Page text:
2. Liking A Video Makes You More Likely To Do Other Things For Them Later
Here’s where things get a little more interesting!
Did you know that one of the oldest sales tactics in the book, is to get potential customers making small agreements or commitments first?
Psychologically speaking, if someone asks you to do something small and you do it, you are more likely to also agree to do larger things for them later.
For example, if a YouTuber asks you to like a video early on, you are also more likely to listen when they ask you to subscribe later.
Or watch the next video they suggest.
Or visit the link in their description.
Or buy their product.
Regardless of the action you’re being asked to take, the smart marketers on YouTube know that you’re more likely to take that action if you’ve already done something for them once – even if you don’t consciously realize it.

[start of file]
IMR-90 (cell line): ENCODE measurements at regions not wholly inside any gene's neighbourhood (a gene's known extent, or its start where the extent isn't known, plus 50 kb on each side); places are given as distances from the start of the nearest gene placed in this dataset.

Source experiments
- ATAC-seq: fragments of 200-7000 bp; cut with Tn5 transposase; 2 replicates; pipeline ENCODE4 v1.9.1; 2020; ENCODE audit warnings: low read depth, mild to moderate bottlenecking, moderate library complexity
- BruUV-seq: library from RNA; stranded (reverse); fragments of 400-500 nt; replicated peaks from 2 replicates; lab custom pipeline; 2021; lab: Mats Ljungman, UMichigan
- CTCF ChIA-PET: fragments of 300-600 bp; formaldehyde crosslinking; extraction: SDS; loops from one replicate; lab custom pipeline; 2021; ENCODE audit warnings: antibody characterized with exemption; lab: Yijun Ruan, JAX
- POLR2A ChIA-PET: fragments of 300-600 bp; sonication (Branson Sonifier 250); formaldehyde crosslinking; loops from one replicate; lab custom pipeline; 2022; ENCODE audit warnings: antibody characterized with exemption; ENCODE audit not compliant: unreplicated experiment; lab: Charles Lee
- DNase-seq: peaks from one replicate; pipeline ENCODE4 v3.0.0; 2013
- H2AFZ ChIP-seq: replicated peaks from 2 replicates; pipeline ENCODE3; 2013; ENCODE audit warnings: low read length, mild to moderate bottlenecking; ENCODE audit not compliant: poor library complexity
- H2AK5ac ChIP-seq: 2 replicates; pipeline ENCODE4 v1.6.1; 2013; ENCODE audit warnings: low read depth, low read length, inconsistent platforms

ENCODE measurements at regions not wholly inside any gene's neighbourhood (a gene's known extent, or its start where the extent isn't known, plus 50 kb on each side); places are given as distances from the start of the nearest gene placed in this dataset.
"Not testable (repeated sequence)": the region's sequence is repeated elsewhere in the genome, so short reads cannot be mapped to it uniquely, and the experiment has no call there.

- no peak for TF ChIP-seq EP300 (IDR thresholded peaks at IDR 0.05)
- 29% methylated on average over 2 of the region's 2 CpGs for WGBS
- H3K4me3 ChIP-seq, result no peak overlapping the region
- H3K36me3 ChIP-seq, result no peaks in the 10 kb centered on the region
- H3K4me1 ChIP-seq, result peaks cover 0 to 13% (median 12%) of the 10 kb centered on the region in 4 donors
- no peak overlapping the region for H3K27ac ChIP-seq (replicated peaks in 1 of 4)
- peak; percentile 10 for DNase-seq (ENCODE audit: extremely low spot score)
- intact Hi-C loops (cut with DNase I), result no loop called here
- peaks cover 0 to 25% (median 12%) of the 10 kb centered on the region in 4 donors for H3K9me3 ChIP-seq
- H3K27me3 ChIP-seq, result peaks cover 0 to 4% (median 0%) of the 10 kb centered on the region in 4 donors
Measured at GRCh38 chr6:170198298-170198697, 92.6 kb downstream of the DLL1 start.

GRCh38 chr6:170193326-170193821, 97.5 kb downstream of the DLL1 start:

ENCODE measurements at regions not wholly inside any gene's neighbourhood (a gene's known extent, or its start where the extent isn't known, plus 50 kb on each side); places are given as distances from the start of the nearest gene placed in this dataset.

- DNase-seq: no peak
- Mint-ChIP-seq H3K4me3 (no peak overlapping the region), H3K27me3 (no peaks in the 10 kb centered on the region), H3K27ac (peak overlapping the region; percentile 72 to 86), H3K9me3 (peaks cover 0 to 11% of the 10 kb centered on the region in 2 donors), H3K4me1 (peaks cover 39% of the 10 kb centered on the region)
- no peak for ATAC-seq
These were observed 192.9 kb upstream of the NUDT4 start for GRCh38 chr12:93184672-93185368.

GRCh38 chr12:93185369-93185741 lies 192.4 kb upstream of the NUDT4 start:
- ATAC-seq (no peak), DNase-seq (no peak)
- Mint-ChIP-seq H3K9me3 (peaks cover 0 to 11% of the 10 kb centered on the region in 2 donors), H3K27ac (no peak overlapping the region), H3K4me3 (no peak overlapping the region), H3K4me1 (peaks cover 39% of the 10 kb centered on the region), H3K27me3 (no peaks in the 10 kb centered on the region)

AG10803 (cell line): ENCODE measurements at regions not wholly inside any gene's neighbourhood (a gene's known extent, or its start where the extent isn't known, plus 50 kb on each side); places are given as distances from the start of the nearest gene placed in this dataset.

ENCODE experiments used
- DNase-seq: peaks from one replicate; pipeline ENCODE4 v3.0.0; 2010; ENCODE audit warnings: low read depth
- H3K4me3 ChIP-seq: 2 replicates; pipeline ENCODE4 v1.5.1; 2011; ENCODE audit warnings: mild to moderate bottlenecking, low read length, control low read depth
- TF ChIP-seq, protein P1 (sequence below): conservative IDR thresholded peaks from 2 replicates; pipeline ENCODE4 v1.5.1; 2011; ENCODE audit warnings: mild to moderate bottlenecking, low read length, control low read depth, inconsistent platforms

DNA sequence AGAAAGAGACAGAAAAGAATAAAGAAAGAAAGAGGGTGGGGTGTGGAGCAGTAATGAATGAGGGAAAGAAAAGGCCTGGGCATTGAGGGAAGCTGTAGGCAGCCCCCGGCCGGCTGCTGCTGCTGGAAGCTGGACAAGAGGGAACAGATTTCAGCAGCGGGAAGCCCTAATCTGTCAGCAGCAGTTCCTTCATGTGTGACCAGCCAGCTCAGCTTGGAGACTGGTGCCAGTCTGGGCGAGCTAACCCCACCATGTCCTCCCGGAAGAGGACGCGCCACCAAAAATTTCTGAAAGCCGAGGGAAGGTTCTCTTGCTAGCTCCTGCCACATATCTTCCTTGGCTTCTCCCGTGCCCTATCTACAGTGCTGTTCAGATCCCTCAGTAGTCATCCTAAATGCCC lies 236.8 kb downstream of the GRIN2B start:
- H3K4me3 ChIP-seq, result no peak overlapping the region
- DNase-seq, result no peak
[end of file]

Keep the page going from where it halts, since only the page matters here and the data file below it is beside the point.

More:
Psychology sure is interesting, isn’t it?
3. It Causes You To Acknowledge That You Like The Content
Speaking of psychology, this one is sort of similar.
When a creator asks you to like their video and you make the decision to doing it, you are acknowledging – even unconsciously, that you do indeed enjoy the video.
This acknowledgement – even if you don’t consciously think it, makes a big difference.
If they pop up again in the future, you are automatically more likely to click on their video, or choose theirs over someone else’s in the search results.
You are also more prone to enjoy future content you watch of theirs, because you have already acknowledged that they’ve produced content you’ve enjoyed in the past!